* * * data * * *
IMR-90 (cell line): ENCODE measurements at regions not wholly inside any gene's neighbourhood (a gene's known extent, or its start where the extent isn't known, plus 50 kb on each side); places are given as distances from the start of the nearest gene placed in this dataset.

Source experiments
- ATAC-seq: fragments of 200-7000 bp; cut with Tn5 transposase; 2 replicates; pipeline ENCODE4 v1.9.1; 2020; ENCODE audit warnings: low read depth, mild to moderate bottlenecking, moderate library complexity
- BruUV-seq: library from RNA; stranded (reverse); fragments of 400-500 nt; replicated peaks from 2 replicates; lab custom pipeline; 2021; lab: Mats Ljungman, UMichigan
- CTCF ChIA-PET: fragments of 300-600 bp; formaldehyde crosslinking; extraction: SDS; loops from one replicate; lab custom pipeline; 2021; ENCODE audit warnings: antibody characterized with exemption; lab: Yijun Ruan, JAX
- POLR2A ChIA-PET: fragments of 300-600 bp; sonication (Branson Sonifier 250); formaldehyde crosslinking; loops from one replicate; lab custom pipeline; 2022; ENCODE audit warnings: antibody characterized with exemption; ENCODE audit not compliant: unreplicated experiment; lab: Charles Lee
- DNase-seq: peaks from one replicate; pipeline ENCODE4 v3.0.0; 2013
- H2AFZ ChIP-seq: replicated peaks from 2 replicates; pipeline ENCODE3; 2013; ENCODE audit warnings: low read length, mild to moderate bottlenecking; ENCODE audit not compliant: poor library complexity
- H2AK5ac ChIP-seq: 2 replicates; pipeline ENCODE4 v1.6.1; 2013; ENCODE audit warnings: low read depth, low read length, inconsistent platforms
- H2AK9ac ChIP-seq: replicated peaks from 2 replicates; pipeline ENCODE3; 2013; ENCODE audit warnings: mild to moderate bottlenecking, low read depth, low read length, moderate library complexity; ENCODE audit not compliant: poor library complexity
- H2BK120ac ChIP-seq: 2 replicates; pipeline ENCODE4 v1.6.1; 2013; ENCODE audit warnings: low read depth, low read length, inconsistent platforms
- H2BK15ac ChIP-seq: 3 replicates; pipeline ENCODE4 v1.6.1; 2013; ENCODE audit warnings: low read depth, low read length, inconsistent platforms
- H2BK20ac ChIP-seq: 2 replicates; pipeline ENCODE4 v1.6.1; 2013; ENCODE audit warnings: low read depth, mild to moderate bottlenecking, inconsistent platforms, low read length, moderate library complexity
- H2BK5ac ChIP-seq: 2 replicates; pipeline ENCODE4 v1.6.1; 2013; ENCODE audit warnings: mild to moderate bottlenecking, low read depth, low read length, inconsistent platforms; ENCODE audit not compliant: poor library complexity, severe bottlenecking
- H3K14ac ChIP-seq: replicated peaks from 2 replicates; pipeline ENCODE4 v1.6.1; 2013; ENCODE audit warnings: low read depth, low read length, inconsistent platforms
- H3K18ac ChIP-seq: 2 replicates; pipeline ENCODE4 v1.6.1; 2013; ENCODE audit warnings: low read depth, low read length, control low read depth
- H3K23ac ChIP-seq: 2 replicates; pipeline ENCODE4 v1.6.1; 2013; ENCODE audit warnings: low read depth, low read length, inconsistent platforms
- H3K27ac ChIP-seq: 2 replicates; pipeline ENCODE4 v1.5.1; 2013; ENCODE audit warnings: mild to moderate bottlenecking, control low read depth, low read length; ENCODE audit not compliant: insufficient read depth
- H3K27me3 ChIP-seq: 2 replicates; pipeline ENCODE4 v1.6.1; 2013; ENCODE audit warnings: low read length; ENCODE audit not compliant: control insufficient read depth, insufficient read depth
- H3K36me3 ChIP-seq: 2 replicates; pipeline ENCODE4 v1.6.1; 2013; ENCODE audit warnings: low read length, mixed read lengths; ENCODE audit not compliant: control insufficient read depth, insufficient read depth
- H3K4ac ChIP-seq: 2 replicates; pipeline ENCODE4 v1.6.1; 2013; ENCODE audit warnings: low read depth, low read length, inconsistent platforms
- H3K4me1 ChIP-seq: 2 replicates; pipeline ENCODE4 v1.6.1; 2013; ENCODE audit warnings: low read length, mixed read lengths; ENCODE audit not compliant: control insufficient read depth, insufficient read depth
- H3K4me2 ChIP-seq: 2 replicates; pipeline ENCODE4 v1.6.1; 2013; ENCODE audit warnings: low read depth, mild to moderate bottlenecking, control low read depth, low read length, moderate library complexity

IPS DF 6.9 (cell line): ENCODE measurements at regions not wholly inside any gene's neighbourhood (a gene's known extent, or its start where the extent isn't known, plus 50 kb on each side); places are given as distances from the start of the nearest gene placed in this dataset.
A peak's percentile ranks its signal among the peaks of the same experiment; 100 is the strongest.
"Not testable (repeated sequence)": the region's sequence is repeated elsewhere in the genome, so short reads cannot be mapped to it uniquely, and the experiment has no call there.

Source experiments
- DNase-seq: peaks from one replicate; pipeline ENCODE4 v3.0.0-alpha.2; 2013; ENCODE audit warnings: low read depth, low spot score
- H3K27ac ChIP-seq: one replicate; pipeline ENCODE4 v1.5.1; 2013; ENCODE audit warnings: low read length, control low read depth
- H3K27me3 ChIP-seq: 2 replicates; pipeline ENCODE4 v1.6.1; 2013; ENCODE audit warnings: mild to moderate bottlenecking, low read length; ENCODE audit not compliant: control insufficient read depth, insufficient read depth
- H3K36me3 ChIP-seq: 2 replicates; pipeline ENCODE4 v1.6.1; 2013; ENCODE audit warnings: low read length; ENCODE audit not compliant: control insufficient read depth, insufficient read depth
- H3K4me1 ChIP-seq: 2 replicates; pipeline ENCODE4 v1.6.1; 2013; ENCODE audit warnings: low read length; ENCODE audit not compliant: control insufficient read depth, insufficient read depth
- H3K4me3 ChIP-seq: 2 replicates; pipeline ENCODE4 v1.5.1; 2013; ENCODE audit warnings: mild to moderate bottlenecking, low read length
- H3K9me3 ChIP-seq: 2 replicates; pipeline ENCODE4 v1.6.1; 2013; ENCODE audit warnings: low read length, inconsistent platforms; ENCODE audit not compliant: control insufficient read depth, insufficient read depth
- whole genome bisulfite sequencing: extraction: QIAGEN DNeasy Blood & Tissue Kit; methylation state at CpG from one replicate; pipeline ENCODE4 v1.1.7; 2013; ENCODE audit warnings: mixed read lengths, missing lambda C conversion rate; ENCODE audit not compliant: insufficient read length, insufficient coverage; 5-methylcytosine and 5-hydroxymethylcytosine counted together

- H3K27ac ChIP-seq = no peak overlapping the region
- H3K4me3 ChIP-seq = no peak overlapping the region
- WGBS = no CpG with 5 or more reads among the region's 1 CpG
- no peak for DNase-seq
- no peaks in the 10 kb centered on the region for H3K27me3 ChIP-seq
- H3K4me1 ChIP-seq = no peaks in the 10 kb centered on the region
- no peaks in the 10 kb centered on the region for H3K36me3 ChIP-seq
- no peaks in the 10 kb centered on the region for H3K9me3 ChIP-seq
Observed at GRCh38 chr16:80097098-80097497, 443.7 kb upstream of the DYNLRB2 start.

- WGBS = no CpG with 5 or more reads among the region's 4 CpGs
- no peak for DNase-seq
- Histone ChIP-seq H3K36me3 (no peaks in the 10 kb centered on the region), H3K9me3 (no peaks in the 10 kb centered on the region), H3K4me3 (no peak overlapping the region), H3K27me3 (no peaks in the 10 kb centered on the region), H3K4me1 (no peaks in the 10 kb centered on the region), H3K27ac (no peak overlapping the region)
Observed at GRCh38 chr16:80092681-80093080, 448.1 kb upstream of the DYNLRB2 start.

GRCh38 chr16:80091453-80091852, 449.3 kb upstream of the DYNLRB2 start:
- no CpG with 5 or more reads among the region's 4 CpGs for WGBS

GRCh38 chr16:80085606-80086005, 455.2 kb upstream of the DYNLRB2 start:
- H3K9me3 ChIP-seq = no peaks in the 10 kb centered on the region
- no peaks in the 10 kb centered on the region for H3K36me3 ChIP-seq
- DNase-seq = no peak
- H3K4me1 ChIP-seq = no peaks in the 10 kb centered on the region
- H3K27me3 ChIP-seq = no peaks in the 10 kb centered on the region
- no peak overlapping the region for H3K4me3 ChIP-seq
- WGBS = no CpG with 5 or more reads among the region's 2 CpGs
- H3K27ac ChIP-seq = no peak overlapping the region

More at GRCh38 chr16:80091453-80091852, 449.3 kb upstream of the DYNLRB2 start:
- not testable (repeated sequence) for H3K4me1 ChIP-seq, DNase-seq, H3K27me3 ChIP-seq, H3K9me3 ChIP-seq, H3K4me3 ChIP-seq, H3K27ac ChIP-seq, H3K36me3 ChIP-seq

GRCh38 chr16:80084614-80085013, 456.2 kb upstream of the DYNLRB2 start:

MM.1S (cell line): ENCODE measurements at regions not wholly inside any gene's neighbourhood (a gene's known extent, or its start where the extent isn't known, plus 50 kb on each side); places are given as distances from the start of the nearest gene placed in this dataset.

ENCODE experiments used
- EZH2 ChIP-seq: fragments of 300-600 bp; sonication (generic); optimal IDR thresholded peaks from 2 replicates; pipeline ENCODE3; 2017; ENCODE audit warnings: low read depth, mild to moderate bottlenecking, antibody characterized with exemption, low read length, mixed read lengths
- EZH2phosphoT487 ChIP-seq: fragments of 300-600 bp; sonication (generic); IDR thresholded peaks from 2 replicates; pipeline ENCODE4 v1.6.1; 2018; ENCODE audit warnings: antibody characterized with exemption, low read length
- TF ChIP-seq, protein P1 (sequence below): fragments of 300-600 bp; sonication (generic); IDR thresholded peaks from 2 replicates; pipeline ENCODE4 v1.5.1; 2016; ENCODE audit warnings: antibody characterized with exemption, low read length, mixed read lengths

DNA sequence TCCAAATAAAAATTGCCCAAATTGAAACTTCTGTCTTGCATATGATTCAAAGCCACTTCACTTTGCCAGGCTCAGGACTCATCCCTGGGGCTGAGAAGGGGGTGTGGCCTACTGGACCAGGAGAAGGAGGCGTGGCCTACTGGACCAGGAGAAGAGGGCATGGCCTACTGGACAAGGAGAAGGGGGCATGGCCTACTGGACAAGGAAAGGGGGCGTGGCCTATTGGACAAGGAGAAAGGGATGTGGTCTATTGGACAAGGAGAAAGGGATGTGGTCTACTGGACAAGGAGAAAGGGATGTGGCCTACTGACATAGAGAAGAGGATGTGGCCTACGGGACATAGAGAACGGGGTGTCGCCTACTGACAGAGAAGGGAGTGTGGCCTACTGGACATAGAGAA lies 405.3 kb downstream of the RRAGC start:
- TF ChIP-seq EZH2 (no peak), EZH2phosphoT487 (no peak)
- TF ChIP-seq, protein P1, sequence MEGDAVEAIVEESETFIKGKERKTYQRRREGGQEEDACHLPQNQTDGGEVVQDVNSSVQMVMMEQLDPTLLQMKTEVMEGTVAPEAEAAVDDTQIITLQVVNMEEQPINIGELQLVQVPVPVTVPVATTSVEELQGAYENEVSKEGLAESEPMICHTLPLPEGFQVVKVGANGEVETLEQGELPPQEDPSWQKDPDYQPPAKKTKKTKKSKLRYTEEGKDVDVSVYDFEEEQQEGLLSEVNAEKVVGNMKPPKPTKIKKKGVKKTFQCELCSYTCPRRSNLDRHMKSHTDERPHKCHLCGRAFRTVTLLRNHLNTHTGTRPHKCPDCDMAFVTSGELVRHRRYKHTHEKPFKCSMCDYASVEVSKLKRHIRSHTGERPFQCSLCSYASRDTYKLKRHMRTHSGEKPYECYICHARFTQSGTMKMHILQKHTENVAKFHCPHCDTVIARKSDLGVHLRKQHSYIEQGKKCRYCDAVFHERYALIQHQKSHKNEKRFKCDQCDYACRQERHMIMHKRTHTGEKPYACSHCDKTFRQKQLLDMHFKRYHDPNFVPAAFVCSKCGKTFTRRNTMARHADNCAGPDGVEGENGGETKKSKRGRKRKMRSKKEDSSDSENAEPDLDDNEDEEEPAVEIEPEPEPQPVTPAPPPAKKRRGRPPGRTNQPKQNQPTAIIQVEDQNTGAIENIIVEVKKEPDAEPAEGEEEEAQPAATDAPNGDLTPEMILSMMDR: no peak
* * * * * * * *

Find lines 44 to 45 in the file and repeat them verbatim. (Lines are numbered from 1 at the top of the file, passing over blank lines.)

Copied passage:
Observed at GRCh38 chr16:80097098-80097497, 443.7 kb upstream of the DYNLRB2 start.

- WGBS = no CpG with 5 or more reads among the region's 4 CpGs